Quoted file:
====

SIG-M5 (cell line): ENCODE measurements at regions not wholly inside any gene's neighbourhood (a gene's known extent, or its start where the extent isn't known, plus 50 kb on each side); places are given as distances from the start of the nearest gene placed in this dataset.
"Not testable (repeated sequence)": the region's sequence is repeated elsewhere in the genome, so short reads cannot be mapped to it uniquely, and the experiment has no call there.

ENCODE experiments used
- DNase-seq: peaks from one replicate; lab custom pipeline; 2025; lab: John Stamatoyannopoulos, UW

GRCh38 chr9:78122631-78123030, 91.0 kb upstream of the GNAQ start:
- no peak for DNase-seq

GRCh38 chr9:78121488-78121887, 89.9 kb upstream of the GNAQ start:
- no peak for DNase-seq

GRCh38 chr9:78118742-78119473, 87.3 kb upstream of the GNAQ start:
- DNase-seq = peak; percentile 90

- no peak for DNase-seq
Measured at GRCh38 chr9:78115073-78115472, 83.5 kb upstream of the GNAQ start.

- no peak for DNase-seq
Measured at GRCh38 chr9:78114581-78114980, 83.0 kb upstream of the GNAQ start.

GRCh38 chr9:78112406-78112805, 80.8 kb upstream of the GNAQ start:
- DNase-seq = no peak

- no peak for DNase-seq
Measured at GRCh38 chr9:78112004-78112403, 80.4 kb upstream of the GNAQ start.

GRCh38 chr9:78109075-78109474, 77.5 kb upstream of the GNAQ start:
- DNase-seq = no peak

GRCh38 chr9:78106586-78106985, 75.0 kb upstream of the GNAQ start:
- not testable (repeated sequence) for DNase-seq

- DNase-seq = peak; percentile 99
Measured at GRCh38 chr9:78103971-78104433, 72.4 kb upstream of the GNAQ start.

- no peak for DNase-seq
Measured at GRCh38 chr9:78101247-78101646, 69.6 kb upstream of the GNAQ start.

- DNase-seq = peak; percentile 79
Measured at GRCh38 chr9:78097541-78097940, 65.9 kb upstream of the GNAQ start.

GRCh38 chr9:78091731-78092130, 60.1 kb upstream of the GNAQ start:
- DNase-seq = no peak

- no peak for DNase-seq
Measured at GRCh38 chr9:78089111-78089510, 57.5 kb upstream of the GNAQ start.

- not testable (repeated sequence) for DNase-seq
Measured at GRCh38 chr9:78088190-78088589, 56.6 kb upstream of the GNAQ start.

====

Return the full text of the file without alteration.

SIG-M5 (cell line): ENCODE measurements at regions not wholly inside any gene's neighbourhood (a gene's known extent, or its start where the extent isn't known, plus 50 kb on each side); places are given as distances from the start of the nearest gene placed in this dataset.
"Not testable (repeated sequence)": the region's sequence is repeated elsewhere in the genome, so short reads cannot be mapped to it uniquely, and the experiment has no call there.

ENCODE experiments used
- DNase-seq: peaks from one replicate; lab custom pipeline; 2025; lab: John Stamatoyannopoulos, UW

GRCh38 chr9:78122631-78123030, 91.0 kb upstream of the GNAQ start:
- no peak for DNase-seq

GRCh38 chr9:78121488-78121887, 89.9 kb upstream of the GNAQ start:
- no peak for DNase-seq

GRCh38 chr9:78118742-78119473, 87.3 kb upstream of the GNAQ start:
- DNase-seq = peak; percentile 90

- no peak for DNase-seq
Measured at GRCh38 chr9:78115073-78115472, 83.5 kb upstream of the GNAQ start.

- no peak for DNase-seq
Measured at GRCh38 chr9:78114581-78114980, 83.0 kb upstream of the GNAQ start.

GRCh38 chr9:78112406-78112805, 80.8 kb upstream of the GNAQ start:
- DNase-seq = no peak

- no peak for DNase-seq
Measured at GRCh38 chr9:78112004-78112403, 80.4 kb upstream of the GNAQ start.

GRCh38 chr9:78109075-78109474, 77.5 kb upstream of the GNAQ start:
- DNase-seq = no peak

GRCh38 chr9:78106586-78106985, 75.0 kb upstream of the GNAQ start:
- not testable (repeated sequence) for DNase-seq

- DNase-seq = peak; percentile 99
Measured at GRCh38 chr9:78103971-78104433, 72.4 kb upstream of the GNAQ start.

- no peak for DNase-seq
Measured at GRCh38 chr9:78101247-78101646, 69.6 kb upstream of the GNAQ start.

- DNase-seq = peak; percentile 79
Measured at GRCh38 chr9:78097541-78097940, 65.9 kb upstream of the GNAQ start.

GRCh38 chr9:78091731-78092130, 60.1 kb upstream of the GNAQ start:
- DNase-seq = no peak

- no peak for DNase-seq
Measured at GRCh38 chr9:78089111-78089510, 57.5 kb upstream of the GNAQ start.

- not testable (repeated sequence) for DNase-seq
Measured at GRCh38 chr9:78088190-78088589, 56.6 kb upstream of the GNAQ start.